It's truly interesting to note, as a nation, we rarely assign the same importance or alarm to morbid obesity as we do anorexia and if you look at the mortality rates, that's just bizarre.


  1. I think we are at a point in the United States where food, and the place it should have in our lives, is hopelessly screwed up. We medicate our pains with food, we hide our worries and anxieties by trading the feeling of being overfull. Think about how a baby is soothed to sleep when its tummy is full. I think it's a primal thing with Americans in these troubled times...

    ...but most Americans are either too stupid or too lazy to realize what they are doing to themselves, that THEY DO HAVE A CHOICE, and that our collective obesity is a national crisis.

    As someone who has struggled with weight issues in one way or another her entire life (far too skinny in my younger days (read between the lines here), far too fat now), I can say that I wish my fellow Americans could realize that all of the answers to life's problems are not found in food. I joined Weight Watchers five weeks ago on a whim, and just in that short time, I have lost eight pounds. I've also gotten a good, hard glimpse at how screwed up my relationship is with food. I've started making better choices. And I will tell you, even with losing just eight measly pounds, I feel DYNAMITE. And I want my compatriots to feel that way, too.

    The thing about Blair River is so sad...but damn, how can anyone be surprised? People here in the Valley are acting like he was some sort of hero. He wasn't. He was a morbidly obese man who was exploited for being that way. End of story.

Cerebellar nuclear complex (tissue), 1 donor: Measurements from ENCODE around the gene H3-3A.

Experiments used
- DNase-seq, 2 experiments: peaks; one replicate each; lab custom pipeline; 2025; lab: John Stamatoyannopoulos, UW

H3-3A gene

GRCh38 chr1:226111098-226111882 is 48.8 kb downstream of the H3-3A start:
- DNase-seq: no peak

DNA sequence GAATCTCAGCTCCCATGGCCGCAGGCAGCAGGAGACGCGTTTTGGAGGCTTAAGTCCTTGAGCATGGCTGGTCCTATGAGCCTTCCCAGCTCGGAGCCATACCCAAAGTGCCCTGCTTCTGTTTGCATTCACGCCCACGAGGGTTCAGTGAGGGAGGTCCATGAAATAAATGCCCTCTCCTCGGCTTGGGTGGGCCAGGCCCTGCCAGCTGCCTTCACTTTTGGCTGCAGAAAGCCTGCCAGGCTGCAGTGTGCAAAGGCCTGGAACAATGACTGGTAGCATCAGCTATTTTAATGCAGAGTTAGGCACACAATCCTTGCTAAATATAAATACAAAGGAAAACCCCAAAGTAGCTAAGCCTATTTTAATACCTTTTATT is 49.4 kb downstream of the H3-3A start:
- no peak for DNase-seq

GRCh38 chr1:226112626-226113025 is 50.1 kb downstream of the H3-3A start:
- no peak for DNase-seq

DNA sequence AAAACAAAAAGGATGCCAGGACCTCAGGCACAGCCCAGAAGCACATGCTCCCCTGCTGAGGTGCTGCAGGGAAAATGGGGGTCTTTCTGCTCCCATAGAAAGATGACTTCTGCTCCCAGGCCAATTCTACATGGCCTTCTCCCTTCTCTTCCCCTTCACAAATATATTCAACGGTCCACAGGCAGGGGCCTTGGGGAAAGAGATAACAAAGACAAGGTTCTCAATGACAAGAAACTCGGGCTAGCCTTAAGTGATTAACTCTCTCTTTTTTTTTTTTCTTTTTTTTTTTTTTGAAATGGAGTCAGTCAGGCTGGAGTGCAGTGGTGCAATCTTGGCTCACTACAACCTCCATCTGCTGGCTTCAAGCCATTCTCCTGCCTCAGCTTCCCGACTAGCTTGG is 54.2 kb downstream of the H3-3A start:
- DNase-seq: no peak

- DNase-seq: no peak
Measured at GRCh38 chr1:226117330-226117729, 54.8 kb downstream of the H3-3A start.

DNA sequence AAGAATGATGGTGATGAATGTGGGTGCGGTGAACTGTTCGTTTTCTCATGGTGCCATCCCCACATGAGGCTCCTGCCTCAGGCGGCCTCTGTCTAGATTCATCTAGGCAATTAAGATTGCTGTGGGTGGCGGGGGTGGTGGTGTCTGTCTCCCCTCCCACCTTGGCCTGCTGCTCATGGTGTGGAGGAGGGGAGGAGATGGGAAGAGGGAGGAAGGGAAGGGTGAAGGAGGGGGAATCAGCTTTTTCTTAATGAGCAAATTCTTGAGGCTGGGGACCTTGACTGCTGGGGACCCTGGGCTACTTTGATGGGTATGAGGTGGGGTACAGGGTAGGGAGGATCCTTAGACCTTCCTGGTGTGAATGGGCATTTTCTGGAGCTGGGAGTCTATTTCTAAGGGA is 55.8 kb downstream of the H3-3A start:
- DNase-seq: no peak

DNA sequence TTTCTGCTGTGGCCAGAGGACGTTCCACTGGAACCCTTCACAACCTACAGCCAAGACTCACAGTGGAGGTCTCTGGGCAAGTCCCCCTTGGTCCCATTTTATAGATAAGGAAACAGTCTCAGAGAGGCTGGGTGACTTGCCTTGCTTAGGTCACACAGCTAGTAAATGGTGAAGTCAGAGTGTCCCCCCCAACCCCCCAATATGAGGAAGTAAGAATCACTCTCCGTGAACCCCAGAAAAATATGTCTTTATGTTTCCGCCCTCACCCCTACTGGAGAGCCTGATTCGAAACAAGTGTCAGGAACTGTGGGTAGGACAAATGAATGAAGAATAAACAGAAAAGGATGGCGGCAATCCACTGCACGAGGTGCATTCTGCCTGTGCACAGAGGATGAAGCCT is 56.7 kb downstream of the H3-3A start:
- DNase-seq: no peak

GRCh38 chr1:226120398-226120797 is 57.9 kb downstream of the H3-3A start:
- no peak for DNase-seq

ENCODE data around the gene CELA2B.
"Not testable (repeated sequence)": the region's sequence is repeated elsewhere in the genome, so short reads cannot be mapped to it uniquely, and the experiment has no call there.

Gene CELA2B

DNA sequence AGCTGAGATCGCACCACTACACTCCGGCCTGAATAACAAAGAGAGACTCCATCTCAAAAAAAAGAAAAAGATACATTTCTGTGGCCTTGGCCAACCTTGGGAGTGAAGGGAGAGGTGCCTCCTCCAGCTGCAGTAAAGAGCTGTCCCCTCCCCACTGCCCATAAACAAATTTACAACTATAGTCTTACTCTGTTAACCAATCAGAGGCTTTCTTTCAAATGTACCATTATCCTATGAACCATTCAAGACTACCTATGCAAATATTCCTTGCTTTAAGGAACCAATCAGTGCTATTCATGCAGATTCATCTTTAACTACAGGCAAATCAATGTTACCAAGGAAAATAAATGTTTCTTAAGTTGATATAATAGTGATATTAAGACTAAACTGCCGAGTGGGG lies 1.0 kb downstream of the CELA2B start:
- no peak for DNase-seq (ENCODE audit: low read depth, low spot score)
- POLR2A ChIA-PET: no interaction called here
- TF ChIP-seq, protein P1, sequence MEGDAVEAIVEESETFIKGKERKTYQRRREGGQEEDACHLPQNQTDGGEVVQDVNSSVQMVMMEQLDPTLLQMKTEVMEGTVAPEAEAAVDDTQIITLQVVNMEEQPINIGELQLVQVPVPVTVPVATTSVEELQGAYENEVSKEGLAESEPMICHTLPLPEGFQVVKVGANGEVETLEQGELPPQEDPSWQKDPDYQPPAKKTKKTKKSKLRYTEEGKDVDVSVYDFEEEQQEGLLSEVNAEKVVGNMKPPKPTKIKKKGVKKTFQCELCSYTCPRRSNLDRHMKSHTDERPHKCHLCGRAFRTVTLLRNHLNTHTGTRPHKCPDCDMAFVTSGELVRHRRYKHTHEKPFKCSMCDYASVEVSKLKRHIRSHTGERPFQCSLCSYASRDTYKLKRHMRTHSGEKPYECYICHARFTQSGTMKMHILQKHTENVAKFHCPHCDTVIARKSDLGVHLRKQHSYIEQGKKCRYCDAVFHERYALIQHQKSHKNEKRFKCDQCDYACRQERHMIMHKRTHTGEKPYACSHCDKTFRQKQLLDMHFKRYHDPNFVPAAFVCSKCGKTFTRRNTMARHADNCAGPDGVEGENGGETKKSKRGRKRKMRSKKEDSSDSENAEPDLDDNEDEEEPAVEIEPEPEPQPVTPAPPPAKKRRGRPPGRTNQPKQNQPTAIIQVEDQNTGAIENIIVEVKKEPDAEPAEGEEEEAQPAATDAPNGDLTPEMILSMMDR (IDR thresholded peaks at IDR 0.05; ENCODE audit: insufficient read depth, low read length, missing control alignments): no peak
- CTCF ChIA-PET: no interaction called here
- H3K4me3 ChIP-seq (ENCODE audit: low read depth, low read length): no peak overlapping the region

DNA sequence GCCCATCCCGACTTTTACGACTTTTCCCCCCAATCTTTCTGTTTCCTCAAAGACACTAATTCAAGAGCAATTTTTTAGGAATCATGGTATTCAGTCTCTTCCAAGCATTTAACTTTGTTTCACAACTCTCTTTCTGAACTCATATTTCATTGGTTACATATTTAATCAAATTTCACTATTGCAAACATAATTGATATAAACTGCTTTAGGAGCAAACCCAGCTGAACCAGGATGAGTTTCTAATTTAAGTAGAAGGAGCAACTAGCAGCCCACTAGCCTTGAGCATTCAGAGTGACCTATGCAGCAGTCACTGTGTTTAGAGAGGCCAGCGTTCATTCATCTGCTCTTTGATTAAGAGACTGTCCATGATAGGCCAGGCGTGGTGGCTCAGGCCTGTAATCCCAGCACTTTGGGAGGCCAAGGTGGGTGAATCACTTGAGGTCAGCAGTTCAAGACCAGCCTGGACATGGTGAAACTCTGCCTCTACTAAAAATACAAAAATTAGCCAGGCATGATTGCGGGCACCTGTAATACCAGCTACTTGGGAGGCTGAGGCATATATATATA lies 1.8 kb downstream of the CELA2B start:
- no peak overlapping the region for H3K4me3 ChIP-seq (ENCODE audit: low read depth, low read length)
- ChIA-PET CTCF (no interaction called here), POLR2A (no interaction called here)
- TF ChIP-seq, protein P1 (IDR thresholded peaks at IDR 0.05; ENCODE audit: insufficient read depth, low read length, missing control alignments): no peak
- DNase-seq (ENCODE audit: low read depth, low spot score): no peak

Ken and I are going out to Five Guys tonight for supper. We've been looking forward to it all week. It's a TREAT...not a way of life. Sadly, for most Americans, I fear the reverse is true.

    Thanks for listening...LWL

  2. That is like the coolest thing ever. I am so happy for you Laura, I can't see straight. 8 pounds is quite a bit to lose in 5 weeks! I always thought WW was brilliant because it is consistent and accessible to all.

    Five Guys has been one of my go-to's on binge day and it really satisfies my burger craving like no other. The whole binge thing has made me see food in an entirely different light. I don't have this weird entitlement mentality when it comes to food anymore. "Well, I worked really hard today so I deserve that quarter of a pumpkin cheesecake pie!" I think it has forced me to make better choices, just like you.

    Last weekend was an experiment in making as many bad choices as possible and I succeeded. Now that it is behind me, my biggest craving is sushi this week and quite a few other things that are actually good for me. The hardest part is to eat something on Saturday that I am not supposed to eat during the week. Another hard part is that my stomach and body have shrunken; it makes it so much harder to pack it all in anymore. I just can't eat like I used to and that is such a good thing.

    I love what you said about how we, as Americans, view food. I try to teach my kids that food is like drugs or medicine. What you eat determines how you feel a lot of times. Eat to live, not live to eat. For a long time I lived to eat.

  3. personal greatest weakness. You obviously haven't witnessed the disgusting spectacle of Laura Eating Sushi. Trust me, I can throw down...Japanese Style!

    And I gave it up for Lent.